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Rosetta’s Plasma Consortium (RPC) has uncovered a mysterious ‘song’ that Comet 67P/Churyumov-Gerasimenko is singing into space. RPC principal investigator Karl-Heinz Glaßmeier, head of Space Physics and Space Sensorics at the Technische Universität Braunschweig, Germany, tells us more.
It is being sung at 40-50 millihertz, far below human hearing, which typically picks up sound between 20 Hz and 20 kHz. To make the music audible to the human ear, the frequencies have been increased by a factor of about 10,000.
The music was heard clearly by the magnetometer experiment (RPC-Mag) for the first time in August, when Rosetta drew to within 100 km of 67P/C-G. The scientists think it must be produced in some way by the activity of the comet, as it releases neutral particles into space where they become electrically charged due to a process called ionisation. But the precise physical mechanism behind the oscillations remains a mystery.
originally posted by: Shadoefax
I guess it answers that age-old question "If a comet sings in deep space and no one is around to hear it, does it make a sound?"
Apparently, the answer is "yes".
here is a vocaloid song made with most of the pulsar's frequencies from the voyager probe's pulsar map:
originally posted by: Nyiah
I just listened to this via a news article link, it's right up my alley for space noise. The Vela pulsar recording has competition now for my favorite space sound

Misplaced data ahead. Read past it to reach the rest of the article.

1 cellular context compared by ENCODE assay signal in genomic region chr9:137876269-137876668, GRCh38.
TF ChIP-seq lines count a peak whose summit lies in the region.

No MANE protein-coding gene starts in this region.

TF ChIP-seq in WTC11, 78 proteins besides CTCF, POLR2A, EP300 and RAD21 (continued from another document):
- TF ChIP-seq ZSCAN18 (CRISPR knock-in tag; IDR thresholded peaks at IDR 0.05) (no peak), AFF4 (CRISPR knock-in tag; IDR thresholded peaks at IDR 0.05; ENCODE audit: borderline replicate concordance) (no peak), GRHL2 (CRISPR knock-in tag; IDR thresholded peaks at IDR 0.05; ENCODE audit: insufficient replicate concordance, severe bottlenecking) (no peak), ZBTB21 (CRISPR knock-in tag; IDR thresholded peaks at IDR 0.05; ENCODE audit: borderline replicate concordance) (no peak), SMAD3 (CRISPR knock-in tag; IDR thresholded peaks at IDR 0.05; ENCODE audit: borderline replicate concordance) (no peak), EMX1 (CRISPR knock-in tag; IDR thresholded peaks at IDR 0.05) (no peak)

using data from the Voyager program plaque which basically depicts a pulsar grid used to show the way to earth I extrapolated pulsar frequencies and used those for actual audio frequency beeps to represent those pulsars. Those oscillations are mathmatically correct and corresponding to their pulsars respectively. In the song I play a long non-oscilating beep first, followed by a repeated sequence of pulsars. The long beep represents the sun which as a normal star constantly emitts radiation unlike the pulsar which gives of periodical bursts, hence the oscillation. In the middle part of the song there is a number of packaged 'blips' which are relative range indicators. The first package indicates an extreme relative range in comparrison to the other packages and shows the distance of the sun to the center of our galaxy, the other packages show the relative distance of the pulsars to our sun. Using the pulsars which can be located via their frequency and the relative ranges our solar sytem can be located by process of trilateration.
The third part of the song a stair of beeps indicates the number of large celestial bodies orbiting our sun, the third beep is corrupted to indicate that the target of the map is that particular celestial body which is earth.